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J Community Appl Soc Psychol. 2016 Jul-Aug;26(4):323-339. doi: 10.1002/casp.2265. Epub 2015 Dec 11.

Implications of Teacher Life-Work Histories for Conceptualisations of 'Care': Narratives from Rural Zimbabwe.

Journal of community & applied social psychology

Clare Coultas, Elena Broaddus, Catherine Campbell, Louise Andersen, Alice Mutsikiwa, Claud Madanhire, Connie Nyamukapa, Simon Gregson


  1. London School of Economics and Political Science Department of Social Psychology St Clement's Building, Houghton Street London WC2A 2AE United Kingdom.
  2. Johns Hopkins Bloomberg School of Public Health Department of International Health 615 N. Wolfe Street Baltimore Maryland United States.
  3. Biomedical Training and Research Institute No. 10 Seagrave Road Avondale Harare Zimbabwe.
  4. Biomedical Training and Research Institute No. 10 Seagrave Road Avondale Harare Zimbabwe; Imperial College School of Public Health Department of Infectious Disease Epidemiology Norfolk Place London W2 1PG United Kingdom.

PMID: 27499602 PMCID: PMC4950062 DOI: 10.1002/casp.2265


Schools are increasingly seen as key sites for support to HIV-affected and other vulnerable children, and teachers are assigned the critical role of identifying and providing psychosocial support. Drawing on the life-work history narratives of 12 teachers in Zimbabwe, this paper explores the psychosocial processes underpinning teachers' conceptualisations of these caring roles. The influence of prolonged adversity, formative relationships, and broader patterns of social and institutional change in teacher identity formation processes speak to the complex and embodied nature of understandings of 'care'. In such extreme settings teachers prioritise the material and disciplinary aspects of 'care' that they see as essential for supporting children to overcome hardship. This focus not only means that emotional support as envisaged in international policy is commonly overlooked, but also exposes a wider ideological clash about childrearing. This tension together with an overall ambivalence surrounding teacher identities puts further strain on teacher-student relationships. We propose the current trainings on providing emotional support are insufficient and that more active focus needs to be directed at support to teachers in relation with their students. © 2015 The Authors.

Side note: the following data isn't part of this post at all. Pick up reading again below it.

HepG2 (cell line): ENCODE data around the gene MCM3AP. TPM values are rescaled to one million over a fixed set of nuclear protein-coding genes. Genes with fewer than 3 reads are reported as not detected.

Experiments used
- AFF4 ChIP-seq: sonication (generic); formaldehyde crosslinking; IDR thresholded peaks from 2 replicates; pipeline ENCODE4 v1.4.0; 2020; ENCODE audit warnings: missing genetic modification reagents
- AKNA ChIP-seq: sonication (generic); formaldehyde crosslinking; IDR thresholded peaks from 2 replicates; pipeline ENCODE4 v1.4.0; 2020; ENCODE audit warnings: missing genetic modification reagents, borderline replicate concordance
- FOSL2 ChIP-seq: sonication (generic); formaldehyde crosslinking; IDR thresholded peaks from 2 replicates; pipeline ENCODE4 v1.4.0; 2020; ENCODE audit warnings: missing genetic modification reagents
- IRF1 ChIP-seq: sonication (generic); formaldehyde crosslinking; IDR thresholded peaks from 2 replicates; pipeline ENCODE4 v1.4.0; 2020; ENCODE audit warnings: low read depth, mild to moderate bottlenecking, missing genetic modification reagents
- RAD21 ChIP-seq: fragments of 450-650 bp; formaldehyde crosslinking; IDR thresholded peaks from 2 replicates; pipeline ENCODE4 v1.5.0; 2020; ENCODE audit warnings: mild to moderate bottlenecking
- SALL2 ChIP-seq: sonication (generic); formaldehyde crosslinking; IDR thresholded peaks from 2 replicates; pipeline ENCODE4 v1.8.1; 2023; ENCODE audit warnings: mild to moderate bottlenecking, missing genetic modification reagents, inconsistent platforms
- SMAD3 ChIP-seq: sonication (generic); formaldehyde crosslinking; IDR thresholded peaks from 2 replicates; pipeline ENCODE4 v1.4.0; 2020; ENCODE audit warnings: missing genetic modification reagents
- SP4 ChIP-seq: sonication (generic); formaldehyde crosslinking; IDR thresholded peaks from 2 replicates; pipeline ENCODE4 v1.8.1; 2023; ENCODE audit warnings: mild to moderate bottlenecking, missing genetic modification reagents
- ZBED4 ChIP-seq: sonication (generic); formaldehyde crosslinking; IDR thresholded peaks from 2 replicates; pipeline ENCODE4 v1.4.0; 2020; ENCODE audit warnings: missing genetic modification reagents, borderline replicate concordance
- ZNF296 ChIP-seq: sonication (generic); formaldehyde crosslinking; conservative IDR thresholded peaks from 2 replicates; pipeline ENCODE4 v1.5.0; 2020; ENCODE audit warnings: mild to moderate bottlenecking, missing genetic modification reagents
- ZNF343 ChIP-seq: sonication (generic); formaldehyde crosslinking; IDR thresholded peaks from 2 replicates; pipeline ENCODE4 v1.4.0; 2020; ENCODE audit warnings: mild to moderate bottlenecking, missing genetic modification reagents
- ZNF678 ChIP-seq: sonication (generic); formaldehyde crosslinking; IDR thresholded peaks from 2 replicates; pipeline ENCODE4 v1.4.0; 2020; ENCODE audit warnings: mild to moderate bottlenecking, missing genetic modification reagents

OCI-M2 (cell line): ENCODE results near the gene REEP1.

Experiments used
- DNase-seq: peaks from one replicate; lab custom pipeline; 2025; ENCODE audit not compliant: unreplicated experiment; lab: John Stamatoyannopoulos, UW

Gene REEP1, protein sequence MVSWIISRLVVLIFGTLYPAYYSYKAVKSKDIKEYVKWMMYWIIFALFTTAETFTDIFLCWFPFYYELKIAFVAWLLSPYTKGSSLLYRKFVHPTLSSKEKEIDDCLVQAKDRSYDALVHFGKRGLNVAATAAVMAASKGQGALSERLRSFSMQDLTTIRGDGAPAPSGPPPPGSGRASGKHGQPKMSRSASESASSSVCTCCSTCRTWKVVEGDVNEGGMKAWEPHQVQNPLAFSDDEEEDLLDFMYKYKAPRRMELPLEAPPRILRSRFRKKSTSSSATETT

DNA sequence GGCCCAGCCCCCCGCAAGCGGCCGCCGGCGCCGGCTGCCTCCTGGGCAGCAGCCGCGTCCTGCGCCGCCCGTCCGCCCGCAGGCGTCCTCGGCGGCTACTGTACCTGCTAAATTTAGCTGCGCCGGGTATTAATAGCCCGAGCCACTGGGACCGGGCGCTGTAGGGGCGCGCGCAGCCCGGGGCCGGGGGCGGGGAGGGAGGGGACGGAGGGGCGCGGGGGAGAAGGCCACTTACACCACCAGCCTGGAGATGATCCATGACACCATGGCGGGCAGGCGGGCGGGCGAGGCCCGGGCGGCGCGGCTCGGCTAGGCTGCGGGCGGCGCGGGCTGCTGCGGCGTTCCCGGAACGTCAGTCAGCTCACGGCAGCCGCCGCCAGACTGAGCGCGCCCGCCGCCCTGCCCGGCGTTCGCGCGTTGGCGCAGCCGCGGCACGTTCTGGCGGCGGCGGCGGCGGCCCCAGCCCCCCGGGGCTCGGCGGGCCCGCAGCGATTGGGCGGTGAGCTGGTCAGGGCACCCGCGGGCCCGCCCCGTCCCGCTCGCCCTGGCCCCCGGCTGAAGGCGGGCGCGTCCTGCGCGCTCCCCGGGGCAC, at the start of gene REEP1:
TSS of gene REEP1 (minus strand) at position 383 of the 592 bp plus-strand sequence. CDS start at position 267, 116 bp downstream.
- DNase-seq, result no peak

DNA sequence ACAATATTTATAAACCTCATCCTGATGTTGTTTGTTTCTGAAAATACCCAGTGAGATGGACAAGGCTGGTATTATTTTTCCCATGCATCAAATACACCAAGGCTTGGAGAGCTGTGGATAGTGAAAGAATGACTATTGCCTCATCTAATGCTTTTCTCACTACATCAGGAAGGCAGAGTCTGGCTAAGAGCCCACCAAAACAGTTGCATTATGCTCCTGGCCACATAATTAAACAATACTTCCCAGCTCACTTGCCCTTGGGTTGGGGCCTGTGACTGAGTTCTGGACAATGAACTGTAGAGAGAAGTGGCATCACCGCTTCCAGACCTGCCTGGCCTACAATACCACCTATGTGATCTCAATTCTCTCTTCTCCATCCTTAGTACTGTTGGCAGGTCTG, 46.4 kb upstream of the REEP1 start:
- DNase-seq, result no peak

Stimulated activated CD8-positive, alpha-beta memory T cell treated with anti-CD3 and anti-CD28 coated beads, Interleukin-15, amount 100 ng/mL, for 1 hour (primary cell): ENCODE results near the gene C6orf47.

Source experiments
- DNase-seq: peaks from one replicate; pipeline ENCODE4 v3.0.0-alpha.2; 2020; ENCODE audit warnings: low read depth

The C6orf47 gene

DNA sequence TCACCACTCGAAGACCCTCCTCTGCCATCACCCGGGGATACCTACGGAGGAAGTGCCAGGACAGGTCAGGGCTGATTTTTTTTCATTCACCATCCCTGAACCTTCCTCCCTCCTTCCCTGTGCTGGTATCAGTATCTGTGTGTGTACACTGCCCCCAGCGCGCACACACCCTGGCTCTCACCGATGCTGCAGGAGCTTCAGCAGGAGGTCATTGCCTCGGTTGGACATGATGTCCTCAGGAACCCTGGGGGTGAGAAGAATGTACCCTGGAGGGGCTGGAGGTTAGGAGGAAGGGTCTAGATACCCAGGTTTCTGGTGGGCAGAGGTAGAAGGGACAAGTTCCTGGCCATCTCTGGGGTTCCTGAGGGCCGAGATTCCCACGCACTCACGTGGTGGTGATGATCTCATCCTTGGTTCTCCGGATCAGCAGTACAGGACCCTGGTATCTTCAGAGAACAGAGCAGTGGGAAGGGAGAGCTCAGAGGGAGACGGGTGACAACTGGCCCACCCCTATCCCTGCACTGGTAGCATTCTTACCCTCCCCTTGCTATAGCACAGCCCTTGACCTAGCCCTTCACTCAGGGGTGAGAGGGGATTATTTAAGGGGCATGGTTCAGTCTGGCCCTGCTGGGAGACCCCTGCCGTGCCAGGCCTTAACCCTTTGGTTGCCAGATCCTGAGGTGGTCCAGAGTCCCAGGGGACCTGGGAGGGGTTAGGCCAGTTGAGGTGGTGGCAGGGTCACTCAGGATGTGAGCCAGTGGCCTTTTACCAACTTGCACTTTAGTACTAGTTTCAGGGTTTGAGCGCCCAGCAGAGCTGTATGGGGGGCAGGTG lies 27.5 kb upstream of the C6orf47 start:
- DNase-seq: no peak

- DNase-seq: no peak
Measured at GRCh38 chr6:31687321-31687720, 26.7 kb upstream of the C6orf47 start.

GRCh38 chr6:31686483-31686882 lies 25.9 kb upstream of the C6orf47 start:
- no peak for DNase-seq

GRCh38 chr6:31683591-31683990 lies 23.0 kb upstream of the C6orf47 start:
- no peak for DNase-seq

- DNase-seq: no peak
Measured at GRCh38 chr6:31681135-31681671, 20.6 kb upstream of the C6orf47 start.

Keywords: HIV‐affected learners; Zimbabwe; care; narrative; teacher role


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